1999/113 Gordon Wells, interviewed in his home in Edinburgh by Dr Heather Holmes on 1 July 1999
000 Started at Nelsons in September 1963 after he had qualified as a chartered accountant. Was offered a good salary.
014 Knew little about Nelsons before he started work. Role of the unions in the factory.
027 Interview and securing a job.
050 Outline of work in financial records; dealing with returns. Work changed over time.
058 Work changed as accounts were wanted within a very strict timetable. Records sometimes prepared by different branches.
071 Ian Carriline was an accountant and a member of the CIS. Gordon Wells was an accountant under Ian Carriline. Peter Jones was undertaking CIS exams.
085 Thomson Organisation was demanding. Records were sent to London. Sometimes went to London to attend meetings.
113 Making up of monthly report accounts. Lists of branches throughout the world.
120 Trade fluctuated in Africa; list of branches
126 Office in Melbourne
138 Some of the branches did very well. Branch in Kenya always did well. Representatives there had a good life. Did not have much to do with the Australian house.
146 Work involved preparing records. Had a book keeper, Miss Blackwood who was strict in the accounts department. She had two assistants. Had Burrows computing machines; account of power samus. Had a Burrows purchase ledger.
175 Large job to keep a tally of all the sales. After the firm split, the printing side had its own accountant.
184 Firm closed in Edinburgh in 1968. Gordon Wells left in 1863 to work for a motor firm. Pension was paid by the Thomson organisation.
204 Closure of firm. Did not want to move to Sunbury upon Thames.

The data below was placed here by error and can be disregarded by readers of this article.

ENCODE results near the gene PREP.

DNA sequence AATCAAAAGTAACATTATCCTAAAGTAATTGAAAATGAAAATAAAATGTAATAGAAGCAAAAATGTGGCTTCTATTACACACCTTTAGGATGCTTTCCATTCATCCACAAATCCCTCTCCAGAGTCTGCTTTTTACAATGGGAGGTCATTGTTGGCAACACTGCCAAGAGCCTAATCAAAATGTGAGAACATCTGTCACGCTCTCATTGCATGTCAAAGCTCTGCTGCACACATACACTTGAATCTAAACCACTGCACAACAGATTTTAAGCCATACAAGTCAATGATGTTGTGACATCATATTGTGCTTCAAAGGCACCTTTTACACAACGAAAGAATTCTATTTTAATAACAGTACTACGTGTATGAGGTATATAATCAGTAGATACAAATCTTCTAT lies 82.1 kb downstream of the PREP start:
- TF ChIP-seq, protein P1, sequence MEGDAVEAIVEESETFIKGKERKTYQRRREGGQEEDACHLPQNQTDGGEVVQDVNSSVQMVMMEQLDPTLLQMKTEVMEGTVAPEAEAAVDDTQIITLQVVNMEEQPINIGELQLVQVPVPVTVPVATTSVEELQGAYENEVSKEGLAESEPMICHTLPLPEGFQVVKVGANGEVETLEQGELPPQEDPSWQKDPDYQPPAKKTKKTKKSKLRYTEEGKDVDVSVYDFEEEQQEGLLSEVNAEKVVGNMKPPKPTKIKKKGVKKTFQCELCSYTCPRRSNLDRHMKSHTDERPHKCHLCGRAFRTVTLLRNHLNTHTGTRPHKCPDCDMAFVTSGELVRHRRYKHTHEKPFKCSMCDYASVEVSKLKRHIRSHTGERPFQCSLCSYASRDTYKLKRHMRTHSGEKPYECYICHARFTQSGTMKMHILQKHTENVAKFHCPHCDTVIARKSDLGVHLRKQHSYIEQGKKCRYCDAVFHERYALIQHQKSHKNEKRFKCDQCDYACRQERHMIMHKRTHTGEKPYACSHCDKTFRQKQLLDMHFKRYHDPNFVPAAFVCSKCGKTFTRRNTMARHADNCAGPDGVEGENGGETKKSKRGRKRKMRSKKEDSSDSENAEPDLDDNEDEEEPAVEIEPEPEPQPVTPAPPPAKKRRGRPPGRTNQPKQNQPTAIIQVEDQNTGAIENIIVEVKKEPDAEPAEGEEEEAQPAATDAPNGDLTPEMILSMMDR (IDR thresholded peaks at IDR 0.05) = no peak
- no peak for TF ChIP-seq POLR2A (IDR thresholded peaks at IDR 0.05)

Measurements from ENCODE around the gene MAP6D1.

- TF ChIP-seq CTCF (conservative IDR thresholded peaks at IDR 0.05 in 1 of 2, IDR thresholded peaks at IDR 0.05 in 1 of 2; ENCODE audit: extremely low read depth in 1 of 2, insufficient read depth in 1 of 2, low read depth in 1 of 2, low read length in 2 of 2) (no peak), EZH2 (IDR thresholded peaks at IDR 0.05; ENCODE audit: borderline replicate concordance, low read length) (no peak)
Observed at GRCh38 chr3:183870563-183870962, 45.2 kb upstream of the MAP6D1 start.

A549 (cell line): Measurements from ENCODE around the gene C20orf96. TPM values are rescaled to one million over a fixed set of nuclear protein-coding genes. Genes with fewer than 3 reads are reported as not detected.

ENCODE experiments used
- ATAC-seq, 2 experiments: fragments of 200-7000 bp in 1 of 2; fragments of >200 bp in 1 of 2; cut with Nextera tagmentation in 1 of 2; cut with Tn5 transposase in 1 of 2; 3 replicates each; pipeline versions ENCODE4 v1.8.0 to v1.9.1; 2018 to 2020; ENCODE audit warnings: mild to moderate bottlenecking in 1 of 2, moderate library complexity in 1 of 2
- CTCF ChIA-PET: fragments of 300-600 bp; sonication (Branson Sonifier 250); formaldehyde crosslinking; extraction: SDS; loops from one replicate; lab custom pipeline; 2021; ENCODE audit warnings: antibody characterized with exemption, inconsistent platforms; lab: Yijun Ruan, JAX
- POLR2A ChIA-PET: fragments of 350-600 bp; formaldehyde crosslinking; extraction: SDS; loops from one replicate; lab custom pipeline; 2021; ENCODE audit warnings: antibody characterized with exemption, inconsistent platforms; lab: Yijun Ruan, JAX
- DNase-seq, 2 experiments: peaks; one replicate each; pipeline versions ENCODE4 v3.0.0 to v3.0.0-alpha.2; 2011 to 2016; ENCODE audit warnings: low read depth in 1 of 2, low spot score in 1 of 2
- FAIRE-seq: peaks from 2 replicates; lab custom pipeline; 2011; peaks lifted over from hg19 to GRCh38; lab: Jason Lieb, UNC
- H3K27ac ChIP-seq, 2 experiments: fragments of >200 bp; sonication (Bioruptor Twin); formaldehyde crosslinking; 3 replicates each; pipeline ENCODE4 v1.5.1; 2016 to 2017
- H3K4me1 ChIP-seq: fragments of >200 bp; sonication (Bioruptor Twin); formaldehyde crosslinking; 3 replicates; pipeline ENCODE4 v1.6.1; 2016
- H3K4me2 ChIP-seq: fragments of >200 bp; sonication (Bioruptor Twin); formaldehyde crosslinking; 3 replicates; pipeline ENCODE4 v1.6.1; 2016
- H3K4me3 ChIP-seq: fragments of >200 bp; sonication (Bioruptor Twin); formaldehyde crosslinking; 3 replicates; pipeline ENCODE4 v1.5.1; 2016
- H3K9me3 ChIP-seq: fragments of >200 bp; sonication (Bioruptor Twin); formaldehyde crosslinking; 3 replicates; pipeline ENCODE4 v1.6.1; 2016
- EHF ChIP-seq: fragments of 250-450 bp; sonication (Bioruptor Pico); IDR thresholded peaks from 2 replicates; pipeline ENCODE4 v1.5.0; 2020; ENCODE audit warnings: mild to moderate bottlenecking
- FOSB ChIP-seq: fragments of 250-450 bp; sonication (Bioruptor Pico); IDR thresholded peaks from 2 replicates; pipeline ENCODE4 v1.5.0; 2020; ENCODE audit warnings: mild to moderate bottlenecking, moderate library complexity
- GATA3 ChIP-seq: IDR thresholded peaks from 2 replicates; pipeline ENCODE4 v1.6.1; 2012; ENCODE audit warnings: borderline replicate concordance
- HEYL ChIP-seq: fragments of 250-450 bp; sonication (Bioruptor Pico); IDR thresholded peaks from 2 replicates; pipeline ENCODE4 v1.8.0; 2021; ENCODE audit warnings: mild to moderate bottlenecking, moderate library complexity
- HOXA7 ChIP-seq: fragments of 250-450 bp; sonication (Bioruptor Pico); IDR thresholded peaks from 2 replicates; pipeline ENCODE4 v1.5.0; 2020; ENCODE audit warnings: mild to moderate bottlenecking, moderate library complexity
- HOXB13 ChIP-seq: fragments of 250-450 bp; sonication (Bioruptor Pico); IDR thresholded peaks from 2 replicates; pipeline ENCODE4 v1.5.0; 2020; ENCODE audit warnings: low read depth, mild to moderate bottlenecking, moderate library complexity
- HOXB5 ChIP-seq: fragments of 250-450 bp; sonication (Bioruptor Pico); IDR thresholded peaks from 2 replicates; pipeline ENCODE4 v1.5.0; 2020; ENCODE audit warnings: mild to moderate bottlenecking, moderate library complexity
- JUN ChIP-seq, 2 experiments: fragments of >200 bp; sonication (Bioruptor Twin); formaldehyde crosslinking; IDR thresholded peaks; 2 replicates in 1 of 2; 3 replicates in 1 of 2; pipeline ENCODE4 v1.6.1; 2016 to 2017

213 Nelsons was a friendly place to work. Large operation. Way in which the workers went into the firm.
226 Office staff comprised a large workforce. Including girls on Burrows machines, editorial, financial, cartographic; Cartographic department comprised six workers. Ordinance survey shop located across the road.
249 Nelson map shop located at top of Leith Walk.
259 London address at Paternoster Row until Second World War. One sales office was located in London. Relations with London sales office.
263 Everyone was paid from Parkside. Carriline drew up the senior salaries. Gordon Wells involved in junior salaries
268 Secrecy of salaries
283 Christmas bonus. Salesmen paid by commission; had very low salaries.
291 Jim Horsburgh a traveler in Africa; his trips to Scotland; lived in style.
302 Only remembers the foreign salesmen, Jack Morrison was the senior salesman. Recollections of Jack Morrison who wore a carnation in his buttonhole as a gimmick.
327 Social activities in the firm: bowling club had one of the best greens in Edinburgh: mostly used by the factory floor workers.
334 Division between the printers and the publishers. Each thought that they were superior to the other. Lot of parties when Gordon Wells got married. Friendly office community.
341 No rituals when he was going to get married. Girls got dressed up and had balloons tied too them. Lot of girls in the bindery; stayed away from the bindery
351 Stayed away from the girls in the bindery as they could be fearsome; discussions of size of Nelsons labour force.
367 Ronnie Nelson married and went into racehorses. Went on trains to London. Character of Ronnie Nelson.
376 Way of addressing Ronnie Nelson. Wore spotted bow ties, and had a carnation in his button hole.
383 Ronnie Nelson came round the factory. Traveled on the foot plate to London; could work out how fast the trains went.
391 Jack Morrison a buyer
394 Discussion of Nelson books; including thickness of paper. Discussion of Peter Cattell-Jones and directions
430 Discussion on SAPPHIRE. Changes in the printing industry over the last 50 years.
469 Peter Jones was Carriline's assistant. Relations with Peter Jones and his family.500 Nelsons as an institution. Factors for the demise of the printing industry in Edinburgh
511 Work in the Victoria Rubber Company and continuance of the production of its technology